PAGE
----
This document provides an overview of the ScalaScript language and its capabilities.
When you create a project in Scala Designer, you use Designer's user-interface to compose and sequence media. If you were to open your project in a text editor, you would see a ScalaScript, which is the document format that represents your project. Most users never need to concern themselves with the details of ScalaScript, because Designer takes care of all that for them. That said, various advanced results can be achieved by hand-editing ScalaScripts. Often this is done by creating the basic project in Designer, then embellishing it using a text editor.
If you need to use a feature or capability that is not supported by Designer, manual updating of a script may be required. It is possible to create new scripts outside of Designer, as well as hand-edit scripts that were created by Designer. Loading a hand-edited or hand-authored script into Designer can occasionally produce unexpected results.
The ScalaScript Language
ScalaScript is a language used for storing Scala Player scripts. The Scala Player internally stores scripts as an object tree, where playing the script consists of traversing the tree and passing methods to the objects. When a script is saved, it is converted into a text file containing commands and directives that allow the object hierarchy to be reconstructed at a later time.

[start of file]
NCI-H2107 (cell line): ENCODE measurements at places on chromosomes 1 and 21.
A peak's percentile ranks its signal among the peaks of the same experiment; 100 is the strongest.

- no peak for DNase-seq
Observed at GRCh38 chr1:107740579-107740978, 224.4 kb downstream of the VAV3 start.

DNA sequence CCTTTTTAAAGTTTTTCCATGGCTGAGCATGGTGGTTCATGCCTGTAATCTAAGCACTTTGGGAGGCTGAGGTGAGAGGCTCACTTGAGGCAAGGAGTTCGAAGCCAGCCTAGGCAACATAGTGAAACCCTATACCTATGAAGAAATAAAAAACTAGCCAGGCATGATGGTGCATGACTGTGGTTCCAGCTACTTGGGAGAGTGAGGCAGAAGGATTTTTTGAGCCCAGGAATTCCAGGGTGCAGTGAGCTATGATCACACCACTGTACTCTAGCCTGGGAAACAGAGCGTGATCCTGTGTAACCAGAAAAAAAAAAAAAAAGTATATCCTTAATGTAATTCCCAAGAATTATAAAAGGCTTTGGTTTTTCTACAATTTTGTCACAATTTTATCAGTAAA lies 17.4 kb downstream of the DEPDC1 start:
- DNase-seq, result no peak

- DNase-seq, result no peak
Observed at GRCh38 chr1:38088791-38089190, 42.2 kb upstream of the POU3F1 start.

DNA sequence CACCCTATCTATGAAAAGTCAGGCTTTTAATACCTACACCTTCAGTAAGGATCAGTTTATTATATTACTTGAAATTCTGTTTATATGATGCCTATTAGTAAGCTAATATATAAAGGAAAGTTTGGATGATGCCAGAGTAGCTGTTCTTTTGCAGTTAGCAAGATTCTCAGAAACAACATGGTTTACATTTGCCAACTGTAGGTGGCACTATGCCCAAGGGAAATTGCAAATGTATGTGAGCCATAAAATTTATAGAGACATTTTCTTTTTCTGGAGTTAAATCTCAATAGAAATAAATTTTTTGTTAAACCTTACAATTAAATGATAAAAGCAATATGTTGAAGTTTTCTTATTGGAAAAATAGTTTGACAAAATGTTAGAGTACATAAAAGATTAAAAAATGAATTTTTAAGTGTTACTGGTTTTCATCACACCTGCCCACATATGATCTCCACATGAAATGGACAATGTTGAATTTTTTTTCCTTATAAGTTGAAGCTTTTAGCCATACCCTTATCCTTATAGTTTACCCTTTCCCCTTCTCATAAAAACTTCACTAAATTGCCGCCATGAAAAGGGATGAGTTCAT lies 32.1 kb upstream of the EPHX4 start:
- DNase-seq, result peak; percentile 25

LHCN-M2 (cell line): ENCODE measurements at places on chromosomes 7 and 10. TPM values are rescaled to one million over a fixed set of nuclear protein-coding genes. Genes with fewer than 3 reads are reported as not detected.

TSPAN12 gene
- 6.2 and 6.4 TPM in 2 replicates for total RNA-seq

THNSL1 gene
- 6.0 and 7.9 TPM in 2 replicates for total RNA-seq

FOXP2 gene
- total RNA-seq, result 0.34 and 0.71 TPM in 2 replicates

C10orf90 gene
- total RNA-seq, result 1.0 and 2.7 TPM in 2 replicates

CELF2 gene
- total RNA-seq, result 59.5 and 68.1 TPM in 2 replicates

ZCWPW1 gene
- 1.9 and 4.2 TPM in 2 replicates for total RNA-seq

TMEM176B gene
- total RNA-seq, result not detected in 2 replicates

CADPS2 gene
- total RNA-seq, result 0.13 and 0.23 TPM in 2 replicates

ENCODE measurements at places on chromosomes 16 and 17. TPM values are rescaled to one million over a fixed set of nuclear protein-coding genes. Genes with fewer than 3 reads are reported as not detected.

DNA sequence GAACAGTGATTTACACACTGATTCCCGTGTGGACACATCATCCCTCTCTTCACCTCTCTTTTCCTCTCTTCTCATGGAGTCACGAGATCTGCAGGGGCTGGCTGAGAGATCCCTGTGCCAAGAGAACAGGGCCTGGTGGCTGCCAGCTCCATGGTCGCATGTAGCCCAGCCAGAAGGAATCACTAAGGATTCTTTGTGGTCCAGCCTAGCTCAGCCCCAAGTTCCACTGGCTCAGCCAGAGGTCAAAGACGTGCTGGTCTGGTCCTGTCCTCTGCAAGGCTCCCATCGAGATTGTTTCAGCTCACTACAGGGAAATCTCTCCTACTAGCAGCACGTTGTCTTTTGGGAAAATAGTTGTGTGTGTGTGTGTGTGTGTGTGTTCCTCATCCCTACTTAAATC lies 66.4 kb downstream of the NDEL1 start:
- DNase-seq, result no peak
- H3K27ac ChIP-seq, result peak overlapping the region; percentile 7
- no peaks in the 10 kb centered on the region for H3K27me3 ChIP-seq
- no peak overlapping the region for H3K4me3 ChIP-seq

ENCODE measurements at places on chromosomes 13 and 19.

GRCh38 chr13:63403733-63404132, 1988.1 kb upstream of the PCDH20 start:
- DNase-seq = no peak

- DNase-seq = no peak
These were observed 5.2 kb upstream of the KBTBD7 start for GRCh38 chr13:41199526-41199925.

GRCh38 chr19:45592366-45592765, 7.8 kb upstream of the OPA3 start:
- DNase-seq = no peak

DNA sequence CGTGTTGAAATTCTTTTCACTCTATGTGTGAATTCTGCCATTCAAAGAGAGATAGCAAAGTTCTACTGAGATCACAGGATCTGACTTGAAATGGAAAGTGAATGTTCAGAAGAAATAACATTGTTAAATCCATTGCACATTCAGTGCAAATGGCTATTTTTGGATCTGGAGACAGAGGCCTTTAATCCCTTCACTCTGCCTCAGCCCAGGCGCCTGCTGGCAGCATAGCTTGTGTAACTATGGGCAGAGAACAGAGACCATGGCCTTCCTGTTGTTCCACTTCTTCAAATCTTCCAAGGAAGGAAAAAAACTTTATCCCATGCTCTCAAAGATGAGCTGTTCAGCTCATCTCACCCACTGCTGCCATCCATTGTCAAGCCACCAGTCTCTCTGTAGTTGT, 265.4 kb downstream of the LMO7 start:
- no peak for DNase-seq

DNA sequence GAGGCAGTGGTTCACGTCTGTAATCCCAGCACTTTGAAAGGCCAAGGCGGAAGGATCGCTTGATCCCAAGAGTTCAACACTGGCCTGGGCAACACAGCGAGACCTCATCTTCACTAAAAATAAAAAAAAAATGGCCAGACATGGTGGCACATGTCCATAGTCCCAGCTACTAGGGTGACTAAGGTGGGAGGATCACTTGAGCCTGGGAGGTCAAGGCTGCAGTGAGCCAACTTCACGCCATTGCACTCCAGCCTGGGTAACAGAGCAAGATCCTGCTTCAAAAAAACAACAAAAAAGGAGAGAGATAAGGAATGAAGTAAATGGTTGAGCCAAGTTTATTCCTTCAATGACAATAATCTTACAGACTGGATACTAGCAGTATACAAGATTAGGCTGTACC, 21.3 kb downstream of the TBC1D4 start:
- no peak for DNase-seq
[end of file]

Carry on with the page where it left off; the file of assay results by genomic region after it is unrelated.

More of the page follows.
It is important to understand that the ScalaScript language is not a traditional procedural (imperative) programming language. Commands in a ScalaScript script are not executed (played back) one after another, like a Basic or C program. Rather, a ScalaScript script is a description of an application and its components, much like a description in English. The Player and the EX modules use this description to build an object model of the script. When the script is played, the objects are activated and deactivated according to the structure of the script. However, they may also react to external stimuli (such as input events or hardware interrupts) to asynchronously cause changes in the playback of the script. That is, these script objects may perform operations even if they are not being directed by the Player to do so.
Also, keep in mind that the ScalaScript language was designed primarily to be authored in a graphical user interface. It would certainly look different if it was intended to be programmed directly.